Supportive Acts by Justin Torres

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The cast of My So-Called Life.

Rickie Vasquez is waiting to give you some attention. “You should buy yourself something,” he suggests. “I mean, think. What do you really need? I mean, you need new makeup. Makeup goes bad, you know, it does. It spoils. You need new CDs because the ones you have suck. And you could definitely use a leather jacket.” Rickie Vasquez is ready to fix your life; he’s ready to help you spend the money he does not have.

Rickie Vasquez is black and blue. “I like your house,” he says.

Rickie Vasquez has been crushing on JC since before you figured out how to masturbate, how to dye your hair. “Don’t you love how he leans?” Rickie Vasquez asks, and then in a flash, he is ready to explain you to yourself.

“Obsession,” he says. “It’s an obsession. I completely understand this.”

Rickie Vasquez has been weaponized. You think Rickie Vasquez wants to wear all this armor? You think Rickie Vasquez don’t want a little goddamn peace and quiet? Rickie Vasquez is standing in front of the classroom and he is saying, they have made me into a gun I don’t even know how to shoot.

He is saying, “Maybe some people have guns to like, protect themselves. Maybe some people who have guns are like, victims, too. And they’re like, forced to carry.”

He is saying, “You don’t know what goes on around here, okay?”

You don’t know, you don’t want to know, you won’t know.

But Rickie Vasquez makes pressure just by breathing.

“Ah, what’s the difference,” says Rickie Vasquez, changing the subject.

“So, what’s this I hear about you and Jordan?”

You talk.

“That’s what I heard.” Rickie Vasquez wants you to get to the point.

You talk.

“You mean you didn’t have sex?”

You talk, something about having infinite opportunities for touch, intimacy, attention, still ahead of you, waiting for you to squander. Something about the centrality of your experience, your narrative; that you are the standard by which value is measured, that there will be boys for you, love for you, space made for your desire. That you look around and see yourself reflected in myriad advertisements, plots, soaps, television characters, books. It’s 1994, you dyed your hair Manic Panic, your little sister is a brat. Your parents are maybe a little too attentive; it would be stifling if they weren’t also so compassionate, lovable, capable—and if some little faggot can’t relate to that, they better learn how. Learn to find joy in me, you say, be master of the vicarious. Supportive.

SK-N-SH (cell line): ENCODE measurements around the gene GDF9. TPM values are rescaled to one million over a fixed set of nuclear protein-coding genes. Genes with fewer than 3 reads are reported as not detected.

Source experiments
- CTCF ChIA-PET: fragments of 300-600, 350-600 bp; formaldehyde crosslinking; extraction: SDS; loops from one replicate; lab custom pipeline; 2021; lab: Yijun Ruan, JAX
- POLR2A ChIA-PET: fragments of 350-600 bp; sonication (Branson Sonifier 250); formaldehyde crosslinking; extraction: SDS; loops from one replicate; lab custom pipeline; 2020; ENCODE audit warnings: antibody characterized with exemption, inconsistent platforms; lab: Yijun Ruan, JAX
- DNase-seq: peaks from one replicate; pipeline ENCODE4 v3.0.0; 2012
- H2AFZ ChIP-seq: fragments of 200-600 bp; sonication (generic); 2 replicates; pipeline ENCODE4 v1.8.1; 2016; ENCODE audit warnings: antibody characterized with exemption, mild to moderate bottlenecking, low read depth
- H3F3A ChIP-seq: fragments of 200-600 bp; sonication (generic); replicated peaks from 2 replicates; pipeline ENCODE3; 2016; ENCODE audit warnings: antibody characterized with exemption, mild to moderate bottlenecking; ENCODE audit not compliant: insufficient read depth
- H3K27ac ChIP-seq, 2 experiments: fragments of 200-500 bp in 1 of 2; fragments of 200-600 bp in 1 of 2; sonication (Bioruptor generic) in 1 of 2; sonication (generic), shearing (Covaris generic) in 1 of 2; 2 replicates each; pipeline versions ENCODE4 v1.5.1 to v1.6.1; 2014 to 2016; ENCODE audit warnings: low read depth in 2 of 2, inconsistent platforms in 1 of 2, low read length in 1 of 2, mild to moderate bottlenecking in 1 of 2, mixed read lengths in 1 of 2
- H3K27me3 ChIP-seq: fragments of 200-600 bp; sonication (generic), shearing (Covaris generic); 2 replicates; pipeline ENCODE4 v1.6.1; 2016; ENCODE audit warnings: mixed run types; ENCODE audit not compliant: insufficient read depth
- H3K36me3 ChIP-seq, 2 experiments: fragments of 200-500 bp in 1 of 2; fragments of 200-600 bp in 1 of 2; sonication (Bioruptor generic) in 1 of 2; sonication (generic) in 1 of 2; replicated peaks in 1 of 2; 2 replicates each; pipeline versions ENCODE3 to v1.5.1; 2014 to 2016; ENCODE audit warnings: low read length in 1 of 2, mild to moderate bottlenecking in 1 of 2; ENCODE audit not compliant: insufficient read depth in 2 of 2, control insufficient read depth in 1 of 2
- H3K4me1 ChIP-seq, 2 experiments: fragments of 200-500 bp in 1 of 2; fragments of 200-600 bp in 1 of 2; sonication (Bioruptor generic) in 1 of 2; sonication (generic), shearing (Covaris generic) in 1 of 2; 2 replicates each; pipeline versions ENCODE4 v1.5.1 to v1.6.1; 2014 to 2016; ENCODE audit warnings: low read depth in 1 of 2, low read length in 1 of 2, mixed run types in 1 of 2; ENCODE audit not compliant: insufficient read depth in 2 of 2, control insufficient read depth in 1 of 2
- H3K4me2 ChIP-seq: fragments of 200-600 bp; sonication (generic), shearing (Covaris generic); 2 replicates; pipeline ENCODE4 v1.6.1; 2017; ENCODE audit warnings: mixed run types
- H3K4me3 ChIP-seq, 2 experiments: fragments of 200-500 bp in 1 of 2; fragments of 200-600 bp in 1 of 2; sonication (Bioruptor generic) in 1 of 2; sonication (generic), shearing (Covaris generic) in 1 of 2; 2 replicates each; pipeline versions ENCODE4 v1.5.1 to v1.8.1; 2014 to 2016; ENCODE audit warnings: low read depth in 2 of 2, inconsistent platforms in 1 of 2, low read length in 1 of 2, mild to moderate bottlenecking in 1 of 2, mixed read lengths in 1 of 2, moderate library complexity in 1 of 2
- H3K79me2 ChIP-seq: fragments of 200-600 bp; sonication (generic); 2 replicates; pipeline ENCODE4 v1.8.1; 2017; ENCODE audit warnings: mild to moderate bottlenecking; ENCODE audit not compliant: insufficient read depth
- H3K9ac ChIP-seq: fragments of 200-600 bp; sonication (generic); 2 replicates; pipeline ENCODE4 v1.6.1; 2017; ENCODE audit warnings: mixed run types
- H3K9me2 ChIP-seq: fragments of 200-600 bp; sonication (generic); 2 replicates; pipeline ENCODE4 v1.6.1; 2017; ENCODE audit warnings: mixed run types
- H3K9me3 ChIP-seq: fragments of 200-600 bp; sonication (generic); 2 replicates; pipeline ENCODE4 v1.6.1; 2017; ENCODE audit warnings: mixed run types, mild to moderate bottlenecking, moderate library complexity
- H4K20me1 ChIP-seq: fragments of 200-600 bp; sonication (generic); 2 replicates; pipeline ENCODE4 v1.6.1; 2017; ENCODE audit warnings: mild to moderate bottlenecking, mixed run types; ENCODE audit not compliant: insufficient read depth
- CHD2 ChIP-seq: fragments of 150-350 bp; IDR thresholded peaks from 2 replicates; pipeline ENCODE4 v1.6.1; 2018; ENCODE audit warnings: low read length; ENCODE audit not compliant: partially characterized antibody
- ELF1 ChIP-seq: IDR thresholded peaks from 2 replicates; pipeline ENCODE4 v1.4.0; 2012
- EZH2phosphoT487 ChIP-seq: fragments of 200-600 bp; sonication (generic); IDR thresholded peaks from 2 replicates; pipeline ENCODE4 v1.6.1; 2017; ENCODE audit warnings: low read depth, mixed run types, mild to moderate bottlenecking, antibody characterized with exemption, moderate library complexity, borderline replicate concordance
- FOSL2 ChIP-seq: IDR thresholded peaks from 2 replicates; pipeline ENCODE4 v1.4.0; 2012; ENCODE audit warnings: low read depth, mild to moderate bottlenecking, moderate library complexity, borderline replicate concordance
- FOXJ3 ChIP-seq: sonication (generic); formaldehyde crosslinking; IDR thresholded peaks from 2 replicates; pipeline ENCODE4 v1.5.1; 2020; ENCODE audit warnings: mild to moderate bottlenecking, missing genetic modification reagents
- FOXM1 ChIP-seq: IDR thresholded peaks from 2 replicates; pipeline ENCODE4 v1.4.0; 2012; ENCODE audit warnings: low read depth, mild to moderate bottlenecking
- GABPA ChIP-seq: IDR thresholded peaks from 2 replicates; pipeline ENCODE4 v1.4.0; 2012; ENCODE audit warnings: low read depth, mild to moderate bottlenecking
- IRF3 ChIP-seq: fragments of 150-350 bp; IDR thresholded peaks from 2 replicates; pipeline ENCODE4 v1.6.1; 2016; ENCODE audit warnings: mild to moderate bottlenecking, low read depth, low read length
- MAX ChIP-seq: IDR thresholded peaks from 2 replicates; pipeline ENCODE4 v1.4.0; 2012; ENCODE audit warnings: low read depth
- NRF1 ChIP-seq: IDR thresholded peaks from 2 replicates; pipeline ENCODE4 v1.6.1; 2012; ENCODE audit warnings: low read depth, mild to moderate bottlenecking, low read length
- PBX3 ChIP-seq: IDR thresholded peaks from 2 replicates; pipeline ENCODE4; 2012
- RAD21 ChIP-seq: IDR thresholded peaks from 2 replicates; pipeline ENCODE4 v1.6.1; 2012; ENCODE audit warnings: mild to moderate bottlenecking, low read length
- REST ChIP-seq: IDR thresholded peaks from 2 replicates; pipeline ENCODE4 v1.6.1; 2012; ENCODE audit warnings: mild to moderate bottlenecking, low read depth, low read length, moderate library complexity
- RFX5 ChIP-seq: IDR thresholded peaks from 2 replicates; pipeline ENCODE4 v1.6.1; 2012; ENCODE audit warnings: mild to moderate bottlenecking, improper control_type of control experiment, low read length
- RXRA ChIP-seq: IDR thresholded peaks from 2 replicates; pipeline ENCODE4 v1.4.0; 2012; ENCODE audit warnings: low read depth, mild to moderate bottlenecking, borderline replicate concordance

Rickie Vasquez is wondering if all you ever have to offer him are crumbs.

“Well, did you like the way he kissed?”

You talk.

“Go to hell,” says Rickie Vasquez. “You know you’re boring, don’t you? You know I could have handled that.”

The things Rickie Vasquez handles, must handle, are so very different from those he could handle, would love to handle.

For now, Rickie Vasquez is the arbiter of your petty squabbles.

“I know,” he says, “I can see it from your side, but I also see it from her side, and from my own side.”

You gently remind Rickie Vasquez that he does not get a side, not really.

“But, I don’t really have a side,” he agrees, and again he changes the subject.

Rickie Vasquez is giving up the fight for the girls’ bathroom. “It has nothing to do with what anybody said, it’s just, I always knew why I was coming in here, okay, but if people are gonna take it wrong, and give it this whole meaning that I never meant it to have…”

And then somehow this gets you telling him about real suffering, noble suffering, about Gregor Samsa, but Rickie Vasquez has questions.

“What? Wait. So, if they’re starving him or whatever, then why doesn’t he just leave?” You want him to believe that there is only one world, one reality, one family, one town, one race that matters. Yours is the one experience. You want him to believe that puberty has transformed him, that in this world, which is the only world, in this family, which is the only family, he will always be a cockroach, monstrous.